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  • Tuesday, March 27, 2007

    UAE Labour Law Changes & the HRW

    Human Rights Watch are back on the case, and rightly so. Significant changes in the Labour Law happen infrequently and this is the time to bring concerns to the table, for the greater good of what is required for the country and the people who are helping to build the country, whether they be Local or Expat, black, white, brown, yellow, purple or green.

    According to the report, the labour law fails to meet international standards of protection for the 700,000 construction labourers, mainly from the Indian subcontinent, who are building UAE landmarks such as the world’s tallest tower in Dubai. And the UAE have come back critiquing the report, saying that it does not accurately reflect either the progress that has been made in addressing the issues at hand or the seriousness with which the government is dealing with these issues.

    Let's look at this objectively. No government, that has so much to do with the West, would want to be seen to be doing nothing. My opinion is that there is a conflict between getting the right labour at the right cost, versus producing groundbreaking buildings under budget. And while the UAE is reactively looking at the issues that are faced, the recommendations put forward by the HRW are to do with being proactive so that workers are protected at the outset so that injustive doesn't need to be remedied.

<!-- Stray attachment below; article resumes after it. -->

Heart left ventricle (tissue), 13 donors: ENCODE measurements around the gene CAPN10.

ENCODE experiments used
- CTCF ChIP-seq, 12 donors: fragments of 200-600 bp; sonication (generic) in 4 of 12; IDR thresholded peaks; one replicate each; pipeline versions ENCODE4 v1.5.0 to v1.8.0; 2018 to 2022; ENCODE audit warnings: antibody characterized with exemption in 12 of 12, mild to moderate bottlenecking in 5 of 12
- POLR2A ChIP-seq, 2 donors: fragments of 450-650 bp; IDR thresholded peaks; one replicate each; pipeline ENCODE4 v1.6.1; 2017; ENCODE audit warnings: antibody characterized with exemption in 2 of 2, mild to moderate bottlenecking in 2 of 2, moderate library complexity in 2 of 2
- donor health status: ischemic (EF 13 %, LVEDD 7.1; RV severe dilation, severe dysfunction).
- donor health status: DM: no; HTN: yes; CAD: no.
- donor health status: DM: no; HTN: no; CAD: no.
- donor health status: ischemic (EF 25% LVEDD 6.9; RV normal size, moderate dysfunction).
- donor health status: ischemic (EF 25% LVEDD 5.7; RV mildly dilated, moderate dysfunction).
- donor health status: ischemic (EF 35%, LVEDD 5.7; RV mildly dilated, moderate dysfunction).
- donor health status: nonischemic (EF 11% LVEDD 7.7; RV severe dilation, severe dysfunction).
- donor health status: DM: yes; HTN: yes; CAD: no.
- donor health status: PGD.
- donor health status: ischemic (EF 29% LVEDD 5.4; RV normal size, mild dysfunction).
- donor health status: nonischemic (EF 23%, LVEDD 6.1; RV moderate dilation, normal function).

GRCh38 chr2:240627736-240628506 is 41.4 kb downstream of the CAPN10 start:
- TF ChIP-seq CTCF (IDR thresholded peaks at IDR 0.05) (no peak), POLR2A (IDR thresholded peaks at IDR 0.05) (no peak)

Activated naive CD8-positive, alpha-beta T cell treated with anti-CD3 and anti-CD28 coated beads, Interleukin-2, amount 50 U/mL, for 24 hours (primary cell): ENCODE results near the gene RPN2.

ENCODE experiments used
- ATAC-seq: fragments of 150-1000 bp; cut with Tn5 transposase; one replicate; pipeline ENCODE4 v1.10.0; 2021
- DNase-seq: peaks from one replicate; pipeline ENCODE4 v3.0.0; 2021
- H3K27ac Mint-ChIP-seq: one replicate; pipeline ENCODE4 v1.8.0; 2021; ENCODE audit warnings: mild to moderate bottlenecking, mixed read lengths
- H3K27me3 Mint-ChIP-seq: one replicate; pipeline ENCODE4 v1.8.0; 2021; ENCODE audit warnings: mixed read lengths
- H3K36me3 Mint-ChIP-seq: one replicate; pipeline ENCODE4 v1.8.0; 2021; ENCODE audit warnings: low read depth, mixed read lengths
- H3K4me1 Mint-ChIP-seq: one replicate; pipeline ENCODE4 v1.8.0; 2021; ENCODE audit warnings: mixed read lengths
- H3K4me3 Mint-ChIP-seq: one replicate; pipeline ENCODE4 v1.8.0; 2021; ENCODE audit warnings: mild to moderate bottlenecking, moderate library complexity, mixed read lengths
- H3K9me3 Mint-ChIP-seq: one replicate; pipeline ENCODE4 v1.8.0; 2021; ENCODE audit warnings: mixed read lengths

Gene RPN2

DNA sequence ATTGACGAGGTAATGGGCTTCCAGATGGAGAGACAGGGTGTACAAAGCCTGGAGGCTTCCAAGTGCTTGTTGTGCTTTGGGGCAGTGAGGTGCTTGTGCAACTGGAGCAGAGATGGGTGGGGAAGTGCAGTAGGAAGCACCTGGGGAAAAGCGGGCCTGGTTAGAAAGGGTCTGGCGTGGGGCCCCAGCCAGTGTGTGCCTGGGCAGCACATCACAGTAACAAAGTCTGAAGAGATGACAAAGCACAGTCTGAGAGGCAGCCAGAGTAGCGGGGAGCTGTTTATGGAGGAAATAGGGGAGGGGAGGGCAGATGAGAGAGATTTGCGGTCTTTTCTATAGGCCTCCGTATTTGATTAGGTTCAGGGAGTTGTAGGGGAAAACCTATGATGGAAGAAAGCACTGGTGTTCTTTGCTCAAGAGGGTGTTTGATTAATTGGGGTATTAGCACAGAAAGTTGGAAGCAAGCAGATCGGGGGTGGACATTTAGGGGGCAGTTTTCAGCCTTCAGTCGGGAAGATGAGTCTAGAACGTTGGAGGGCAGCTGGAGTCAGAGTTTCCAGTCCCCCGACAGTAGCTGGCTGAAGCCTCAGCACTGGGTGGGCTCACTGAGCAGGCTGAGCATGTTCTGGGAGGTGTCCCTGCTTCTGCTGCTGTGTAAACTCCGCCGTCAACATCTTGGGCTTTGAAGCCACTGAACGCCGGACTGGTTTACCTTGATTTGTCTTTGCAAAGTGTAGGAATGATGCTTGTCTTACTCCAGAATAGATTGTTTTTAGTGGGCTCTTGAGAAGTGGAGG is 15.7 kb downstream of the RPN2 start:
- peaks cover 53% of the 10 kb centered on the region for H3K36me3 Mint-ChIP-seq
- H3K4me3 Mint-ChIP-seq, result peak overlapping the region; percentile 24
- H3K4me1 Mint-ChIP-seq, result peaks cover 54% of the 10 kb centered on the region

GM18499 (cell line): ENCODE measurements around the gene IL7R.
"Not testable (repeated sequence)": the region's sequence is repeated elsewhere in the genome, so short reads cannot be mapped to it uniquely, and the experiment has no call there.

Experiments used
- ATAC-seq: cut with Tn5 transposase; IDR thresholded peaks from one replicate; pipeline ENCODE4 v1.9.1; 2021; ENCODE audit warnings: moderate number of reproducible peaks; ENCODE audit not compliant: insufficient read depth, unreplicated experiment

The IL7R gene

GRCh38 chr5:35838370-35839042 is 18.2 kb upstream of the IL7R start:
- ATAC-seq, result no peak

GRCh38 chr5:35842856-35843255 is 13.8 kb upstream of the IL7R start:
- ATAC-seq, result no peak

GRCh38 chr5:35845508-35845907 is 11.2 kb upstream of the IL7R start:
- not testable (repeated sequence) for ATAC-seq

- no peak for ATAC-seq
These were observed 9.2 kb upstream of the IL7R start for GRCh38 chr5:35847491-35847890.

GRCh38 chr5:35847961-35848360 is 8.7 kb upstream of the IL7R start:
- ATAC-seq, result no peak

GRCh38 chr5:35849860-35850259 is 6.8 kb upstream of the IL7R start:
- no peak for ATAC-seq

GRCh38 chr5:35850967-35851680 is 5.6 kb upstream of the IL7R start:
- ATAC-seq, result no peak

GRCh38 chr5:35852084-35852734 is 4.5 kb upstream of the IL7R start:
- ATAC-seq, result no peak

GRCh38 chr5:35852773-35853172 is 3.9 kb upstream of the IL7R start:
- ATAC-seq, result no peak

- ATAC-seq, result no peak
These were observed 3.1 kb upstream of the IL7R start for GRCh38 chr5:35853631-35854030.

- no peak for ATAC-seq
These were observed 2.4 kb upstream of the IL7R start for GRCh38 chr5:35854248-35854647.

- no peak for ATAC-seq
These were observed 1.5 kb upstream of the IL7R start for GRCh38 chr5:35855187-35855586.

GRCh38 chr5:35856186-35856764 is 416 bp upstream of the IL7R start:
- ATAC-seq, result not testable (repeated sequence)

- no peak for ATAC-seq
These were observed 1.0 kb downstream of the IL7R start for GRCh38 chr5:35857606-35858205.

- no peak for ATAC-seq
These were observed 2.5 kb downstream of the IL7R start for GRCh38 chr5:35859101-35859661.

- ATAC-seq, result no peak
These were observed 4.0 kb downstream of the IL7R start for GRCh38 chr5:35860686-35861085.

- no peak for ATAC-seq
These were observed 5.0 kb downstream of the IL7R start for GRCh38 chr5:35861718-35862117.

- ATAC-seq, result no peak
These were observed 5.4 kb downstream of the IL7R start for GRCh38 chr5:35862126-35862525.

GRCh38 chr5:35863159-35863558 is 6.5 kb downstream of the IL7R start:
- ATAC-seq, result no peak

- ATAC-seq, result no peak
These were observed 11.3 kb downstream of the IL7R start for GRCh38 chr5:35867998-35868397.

The UAE has made significant strides in dealing with the issues that seem to constantly plague the press, most recently this last weekend just gone. And Sheikh Mohammed has got personally involved in getting it rights. Hundreds of companies have been suspended for non payment of wages, and hundreds more have been prevented from doing more wrings, through prevention of work permits. This is a huge step in itself. The change in mentality is lead right from the top.

    All this is good. However, the HRW has some good points. I urge you to read these an look at them in context. My main issue, well noted by HRW, concerns unionisation. Promises that these would be in place were stated by the government, and yet no mention in the Labour Law. That sort of disregard screams of all talk and no action. If I were sitting at the desk of the law drafter, I would be seriously considering taking each of the recommendations on board and applying them in this next labour law with some stiff penalties attached. And then I would elect a task force to make sure that these recommendations were adhered to. But, that's just me.

    Human Rights Watch’s Comments and Recommendations

    Posted by at 7 comments :

    Tuesday, March 20, 2007

    The Long Tail of Dubai Property Hype